Sandberg, Trammell wont be part of Cubs staff

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Sandberg, Trammell wont be part of Cubs staff

Tuesday, Oct. 26, 2010
Updated 8:26 PM

By Patrick Mooney
CSNChicago.com

In one week the Cubs will gather for their organizational meetings in Arizona, where chairman Tom Ricketts and Ernie Banks have been lobbying Mesa voters to support the Nov. 2 ballot measure that could secure their new spring-training facility.

As the Cubs map out the offseason, its unclear where another franchise icon fits into their future. There isnt room on the major-league staff for Ryne Sandberg, who would be welcomed back as the manager at Triple-A Iowa or could be given a position within the front office.

Mike Quades staff has taken shape and there wont be many changes. Alan Trammell the Cubs bench coach the past four seasons agreed Tuesday to take the same job with Kirk Gibson and the Arizona Diamondbacks.

Otherwise third- and first-base coaches Ivan DeJesus and Bob Dernier and bullpen coach Lester Strode have been invited back and are expected to return next year.

Pitching coach Larry Rothschild already exercised his option for next season, while hitting coach Rudy Jaramillo is signed through 2012.

If Sandberg had been named manager, Quade wouldnt have remained on the Hall of Famers staff. The Cubs viewed that pairing as a huge potential distraction.

Special assistant Matt Sinatro who was particularly close to Lou Piniella after working 15 seasons with him in Seattle, Tampa Bay and Chicago will not return to the Cubs.

Trammell, an upbeat presence in the clubhouse, was considered someone who balanced out Piniella, and he will probably do the same in reuniting with Gibson. The 52-year-old Trammell has been friends with Gibson for almost his entire adult life.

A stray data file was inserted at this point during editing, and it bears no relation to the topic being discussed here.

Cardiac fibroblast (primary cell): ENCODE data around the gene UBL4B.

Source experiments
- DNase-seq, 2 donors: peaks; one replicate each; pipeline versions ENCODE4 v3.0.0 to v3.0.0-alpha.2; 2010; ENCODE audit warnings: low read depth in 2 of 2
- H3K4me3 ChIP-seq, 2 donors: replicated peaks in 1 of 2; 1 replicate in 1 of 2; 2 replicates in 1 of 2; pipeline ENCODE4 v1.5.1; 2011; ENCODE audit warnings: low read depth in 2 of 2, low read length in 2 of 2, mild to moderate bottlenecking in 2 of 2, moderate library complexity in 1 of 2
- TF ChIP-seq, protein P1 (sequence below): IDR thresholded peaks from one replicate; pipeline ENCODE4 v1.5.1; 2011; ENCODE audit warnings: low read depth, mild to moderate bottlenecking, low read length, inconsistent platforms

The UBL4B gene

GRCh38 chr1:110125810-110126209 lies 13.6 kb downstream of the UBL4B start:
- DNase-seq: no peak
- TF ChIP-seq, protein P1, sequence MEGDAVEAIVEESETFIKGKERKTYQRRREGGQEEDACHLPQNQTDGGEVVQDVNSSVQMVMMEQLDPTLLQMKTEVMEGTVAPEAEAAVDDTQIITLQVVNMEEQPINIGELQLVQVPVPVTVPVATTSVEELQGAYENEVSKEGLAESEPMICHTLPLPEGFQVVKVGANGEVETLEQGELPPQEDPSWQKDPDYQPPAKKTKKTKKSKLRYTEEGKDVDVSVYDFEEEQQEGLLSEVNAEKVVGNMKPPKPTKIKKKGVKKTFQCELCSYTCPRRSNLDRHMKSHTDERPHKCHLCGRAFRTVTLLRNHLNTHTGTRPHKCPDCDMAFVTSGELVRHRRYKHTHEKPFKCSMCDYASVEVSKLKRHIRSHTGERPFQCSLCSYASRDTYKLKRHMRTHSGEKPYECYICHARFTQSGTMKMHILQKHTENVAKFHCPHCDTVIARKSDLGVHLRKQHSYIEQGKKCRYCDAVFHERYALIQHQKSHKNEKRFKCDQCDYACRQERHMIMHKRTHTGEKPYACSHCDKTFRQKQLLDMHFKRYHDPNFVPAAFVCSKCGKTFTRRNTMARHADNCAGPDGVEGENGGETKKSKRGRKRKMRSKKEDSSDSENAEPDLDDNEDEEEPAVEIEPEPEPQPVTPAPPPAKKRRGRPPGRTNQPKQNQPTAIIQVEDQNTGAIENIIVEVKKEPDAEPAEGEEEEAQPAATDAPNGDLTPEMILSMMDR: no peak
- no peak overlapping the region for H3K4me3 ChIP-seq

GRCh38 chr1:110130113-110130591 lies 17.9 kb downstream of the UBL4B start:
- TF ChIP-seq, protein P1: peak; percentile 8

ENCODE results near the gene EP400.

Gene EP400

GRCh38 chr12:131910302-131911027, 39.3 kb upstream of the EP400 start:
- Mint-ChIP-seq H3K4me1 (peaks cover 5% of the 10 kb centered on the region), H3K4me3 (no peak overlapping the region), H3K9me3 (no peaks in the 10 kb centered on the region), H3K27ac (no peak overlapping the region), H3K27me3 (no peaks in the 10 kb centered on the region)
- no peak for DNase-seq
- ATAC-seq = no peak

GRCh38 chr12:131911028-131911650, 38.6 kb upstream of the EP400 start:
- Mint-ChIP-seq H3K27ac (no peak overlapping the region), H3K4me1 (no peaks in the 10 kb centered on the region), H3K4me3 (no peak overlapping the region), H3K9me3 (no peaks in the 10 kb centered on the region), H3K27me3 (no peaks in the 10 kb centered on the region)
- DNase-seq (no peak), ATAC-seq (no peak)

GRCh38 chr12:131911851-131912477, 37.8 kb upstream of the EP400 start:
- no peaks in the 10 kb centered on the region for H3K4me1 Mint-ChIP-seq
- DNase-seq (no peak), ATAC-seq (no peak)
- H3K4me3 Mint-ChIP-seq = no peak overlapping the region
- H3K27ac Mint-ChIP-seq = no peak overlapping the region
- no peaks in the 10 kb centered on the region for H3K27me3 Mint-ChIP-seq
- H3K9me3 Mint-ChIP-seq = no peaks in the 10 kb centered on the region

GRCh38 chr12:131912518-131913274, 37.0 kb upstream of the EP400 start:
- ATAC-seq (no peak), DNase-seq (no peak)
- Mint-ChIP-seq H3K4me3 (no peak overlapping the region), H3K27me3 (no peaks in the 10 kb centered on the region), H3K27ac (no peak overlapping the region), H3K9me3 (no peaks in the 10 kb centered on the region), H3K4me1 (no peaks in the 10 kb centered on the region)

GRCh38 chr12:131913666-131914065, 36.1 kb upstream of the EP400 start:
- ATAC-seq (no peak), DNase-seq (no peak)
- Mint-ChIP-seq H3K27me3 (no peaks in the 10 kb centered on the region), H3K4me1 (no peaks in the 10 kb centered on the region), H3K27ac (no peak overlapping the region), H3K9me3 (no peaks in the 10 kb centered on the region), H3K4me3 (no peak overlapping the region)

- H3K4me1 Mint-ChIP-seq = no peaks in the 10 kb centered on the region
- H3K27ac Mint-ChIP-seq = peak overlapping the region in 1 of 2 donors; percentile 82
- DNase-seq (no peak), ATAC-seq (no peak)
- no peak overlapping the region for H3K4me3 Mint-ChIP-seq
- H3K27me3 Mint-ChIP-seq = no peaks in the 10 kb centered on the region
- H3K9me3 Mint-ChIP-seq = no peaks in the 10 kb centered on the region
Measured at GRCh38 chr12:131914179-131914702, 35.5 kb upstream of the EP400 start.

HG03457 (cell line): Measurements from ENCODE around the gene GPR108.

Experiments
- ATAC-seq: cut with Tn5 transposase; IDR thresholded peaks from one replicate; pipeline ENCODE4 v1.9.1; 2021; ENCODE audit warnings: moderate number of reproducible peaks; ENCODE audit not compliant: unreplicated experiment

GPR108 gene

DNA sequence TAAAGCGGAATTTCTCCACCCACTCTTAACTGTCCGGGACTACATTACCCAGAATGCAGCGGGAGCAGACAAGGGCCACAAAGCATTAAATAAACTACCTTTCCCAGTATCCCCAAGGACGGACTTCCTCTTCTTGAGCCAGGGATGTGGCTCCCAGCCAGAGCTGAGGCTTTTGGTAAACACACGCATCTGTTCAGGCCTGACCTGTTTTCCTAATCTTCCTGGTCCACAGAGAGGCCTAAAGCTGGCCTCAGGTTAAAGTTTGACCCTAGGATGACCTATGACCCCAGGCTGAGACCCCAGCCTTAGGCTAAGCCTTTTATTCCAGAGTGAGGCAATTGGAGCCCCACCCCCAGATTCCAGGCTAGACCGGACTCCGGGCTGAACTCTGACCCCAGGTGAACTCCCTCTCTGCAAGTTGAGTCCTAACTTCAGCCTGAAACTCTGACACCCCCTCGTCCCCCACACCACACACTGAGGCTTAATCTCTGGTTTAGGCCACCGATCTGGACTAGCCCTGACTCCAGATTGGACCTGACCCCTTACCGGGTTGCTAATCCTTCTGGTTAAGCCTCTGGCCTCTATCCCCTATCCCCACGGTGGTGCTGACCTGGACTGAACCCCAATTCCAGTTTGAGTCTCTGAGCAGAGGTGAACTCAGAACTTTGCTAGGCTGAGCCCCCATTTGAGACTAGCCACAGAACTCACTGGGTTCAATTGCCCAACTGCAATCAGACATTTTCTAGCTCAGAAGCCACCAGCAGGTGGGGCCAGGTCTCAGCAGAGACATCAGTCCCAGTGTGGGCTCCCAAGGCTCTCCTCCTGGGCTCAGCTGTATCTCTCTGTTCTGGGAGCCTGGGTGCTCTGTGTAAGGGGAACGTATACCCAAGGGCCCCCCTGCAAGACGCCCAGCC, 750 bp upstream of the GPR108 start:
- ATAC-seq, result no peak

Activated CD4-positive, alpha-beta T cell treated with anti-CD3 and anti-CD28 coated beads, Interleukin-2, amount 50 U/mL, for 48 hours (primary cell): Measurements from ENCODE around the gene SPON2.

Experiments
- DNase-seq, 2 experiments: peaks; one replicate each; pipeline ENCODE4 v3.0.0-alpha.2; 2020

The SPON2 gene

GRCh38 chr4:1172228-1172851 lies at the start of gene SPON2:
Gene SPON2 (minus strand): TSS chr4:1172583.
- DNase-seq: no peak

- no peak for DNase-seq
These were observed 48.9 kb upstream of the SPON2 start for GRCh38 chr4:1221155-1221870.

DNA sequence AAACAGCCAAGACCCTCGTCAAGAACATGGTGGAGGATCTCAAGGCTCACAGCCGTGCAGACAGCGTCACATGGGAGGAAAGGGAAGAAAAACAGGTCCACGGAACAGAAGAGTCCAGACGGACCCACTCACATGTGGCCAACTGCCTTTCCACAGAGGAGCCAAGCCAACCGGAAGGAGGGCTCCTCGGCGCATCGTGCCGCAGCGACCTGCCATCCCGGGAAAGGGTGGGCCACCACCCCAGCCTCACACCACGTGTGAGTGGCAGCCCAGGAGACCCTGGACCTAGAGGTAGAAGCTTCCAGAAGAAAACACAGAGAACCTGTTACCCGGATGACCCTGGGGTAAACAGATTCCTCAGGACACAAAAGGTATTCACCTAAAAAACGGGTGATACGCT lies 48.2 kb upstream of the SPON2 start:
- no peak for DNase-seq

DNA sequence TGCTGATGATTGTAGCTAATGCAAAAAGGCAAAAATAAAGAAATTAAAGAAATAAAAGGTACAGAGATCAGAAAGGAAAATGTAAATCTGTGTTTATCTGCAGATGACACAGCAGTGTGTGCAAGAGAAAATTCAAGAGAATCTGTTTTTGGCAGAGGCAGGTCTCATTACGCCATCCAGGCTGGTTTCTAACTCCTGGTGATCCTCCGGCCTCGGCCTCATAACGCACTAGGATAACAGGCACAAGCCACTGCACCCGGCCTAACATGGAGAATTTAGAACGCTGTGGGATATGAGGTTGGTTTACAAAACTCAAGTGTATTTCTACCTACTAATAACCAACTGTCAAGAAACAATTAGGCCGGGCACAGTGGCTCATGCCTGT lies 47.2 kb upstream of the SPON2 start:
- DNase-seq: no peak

They were teammates for 12 seasons in Detroit and won the 1984 World Series together. When Trammell managed the Tigers, Gibson served as his bench coach. Ultimately, Trammell was fired in 2005 by the only team hed ever really known after 300 losses in three seasons.

Trammell rebuilt his resume in Chicago he scripted the practice plans in spring training and could be seen working almost daily with rookie shortstop Starlin Castro and filled in for Piniella when the manager took his leaves of absence.

Arguably the biggest surprise on Aug. 22 was not Piniellas resignation amid family concerns, but that Quade would be taking over for the final 37 games.

By then, general manager Jim Hendry had decided that Trammell an excellent coach who always conducted himself with class wasnt a serious managerial candidate. Hendry knew it would be unfair to tell Trammell that on the last weekend of the season.

Given all the background work Hendry had to do while searching for Piniellas successor, he probably has a few names in mind for the special assistant and bench coach roles, though Major League Baseball strongly discourages teams from making announcements during the World Series.

Quade who was formally reintroduced as the Cubs manager last week often deflected credit for the teams 24-13 finish to his coaches. Quade maintained a good relationship with Trammell and said he wanted to keep the entire staff intact.

But Trammell goes farther back with Gibson, who was elevated to interim manager in July and told hed remain on the job at seasons end. Trammell and Gibson were given an impossible rebuilding project in Detroit and eventually had to leave the organization they were so closely identified with.

After four years managing in the minor-league system, that could be the way for Sandberg to advance his career, though so far no other team has asked the Cubs for permission to interview him.